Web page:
Coronavirus Important Updates
IN MEMORIAM Natalie Carbone Mangini ’49 Blazed a Trail for Women in Science

As a child, Natalie Carbone Mangini enjoyed reading books and experimenting with chemistry sets over playing with dolls.

Her love of learning would lead her to study Chemistry at Seton Hill and would help her become the first woman to hold the title of Scientist at Westinghouse’s Bettis Atomic Power Laboratory, setting her on a path as a trailblazer and role model for women in science.

Mangini, a Distinguished Alumna of Seton Hill, died on May 31, 2022. She was 93.

Growing up in the village of Crabtree, Westmoreland County, Mangini spent much of her childhood and adult life working in Carbone’s, the restaurant opened by her parents in 1938 and operated by her family until 2018.

After graduating from Seton Hill in 1949, Mangini began work at Westinghouse – but soon became bored with her role. She applied for a position in the atomic power laboratory and was called for an interview when the supervisors thought she was a man. After some hesitation, she was offered the job she wanted in radiochemistry.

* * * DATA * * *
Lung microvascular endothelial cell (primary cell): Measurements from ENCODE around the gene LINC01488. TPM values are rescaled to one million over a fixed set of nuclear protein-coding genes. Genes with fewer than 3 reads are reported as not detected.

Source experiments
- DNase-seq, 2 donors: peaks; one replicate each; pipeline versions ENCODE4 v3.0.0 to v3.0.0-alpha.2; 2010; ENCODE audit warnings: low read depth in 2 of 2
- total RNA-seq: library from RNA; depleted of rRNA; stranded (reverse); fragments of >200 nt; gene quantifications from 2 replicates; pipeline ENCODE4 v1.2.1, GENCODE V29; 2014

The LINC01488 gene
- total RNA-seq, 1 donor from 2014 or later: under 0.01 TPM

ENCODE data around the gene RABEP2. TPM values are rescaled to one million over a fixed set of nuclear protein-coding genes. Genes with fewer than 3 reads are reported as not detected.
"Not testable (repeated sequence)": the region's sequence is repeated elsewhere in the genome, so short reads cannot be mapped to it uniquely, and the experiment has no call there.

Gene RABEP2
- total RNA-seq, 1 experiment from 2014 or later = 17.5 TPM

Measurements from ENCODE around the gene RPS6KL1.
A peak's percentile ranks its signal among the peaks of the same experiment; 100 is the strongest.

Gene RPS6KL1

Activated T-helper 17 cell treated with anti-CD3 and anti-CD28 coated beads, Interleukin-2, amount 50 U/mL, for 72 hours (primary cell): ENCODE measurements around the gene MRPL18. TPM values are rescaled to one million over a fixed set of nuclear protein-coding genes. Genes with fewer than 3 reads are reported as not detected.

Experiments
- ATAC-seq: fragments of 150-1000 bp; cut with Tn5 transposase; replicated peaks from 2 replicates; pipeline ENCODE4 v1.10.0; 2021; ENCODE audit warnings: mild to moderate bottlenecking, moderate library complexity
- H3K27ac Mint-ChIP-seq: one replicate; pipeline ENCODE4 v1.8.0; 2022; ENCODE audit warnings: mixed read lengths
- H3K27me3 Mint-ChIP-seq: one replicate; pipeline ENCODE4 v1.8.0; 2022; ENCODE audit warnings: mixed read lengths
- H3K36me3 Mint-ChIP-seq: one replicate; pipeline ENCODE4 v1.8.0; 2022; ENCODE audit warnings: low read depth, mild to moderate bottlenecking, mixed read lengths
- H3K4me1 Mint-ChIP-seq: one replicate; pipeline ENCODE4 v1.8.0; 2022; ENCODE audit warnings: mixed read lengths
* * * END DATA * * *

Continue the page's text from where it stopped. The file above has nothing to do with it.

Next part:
Mangini worked on nuclear procedures for the USS Nautilus, the world’s first atomic-powered submarine. In addition, she helped to develop safety procedures for the nuclear reactor at the Shippingport Atomic Power Station, the first commercial application of nuclear power.

Her work on the Nautilus led to her appearance on the television game show “What’s my Line?”

She spent 10 years in the radiochemistry department until she had to leave due to her first pregnancy. Her family would grow to include four children: Vanessa Hooper, Natalie Stefanick, Vincent Mangini and Melissa Orlosky; and several grandchildren.

After Westinghouse, Mangini helped her husband run his oil business while also continuing to work at the family restaurant.

Mangini once said she lived her life not worrying about what other people thought – especially as she worked in the male-dominated nuclear field.

“Whatever you decide that you like to do – go do it,” she said. “It’s never work if you love it. I never felt like I was working. I always felt like I was having fun.”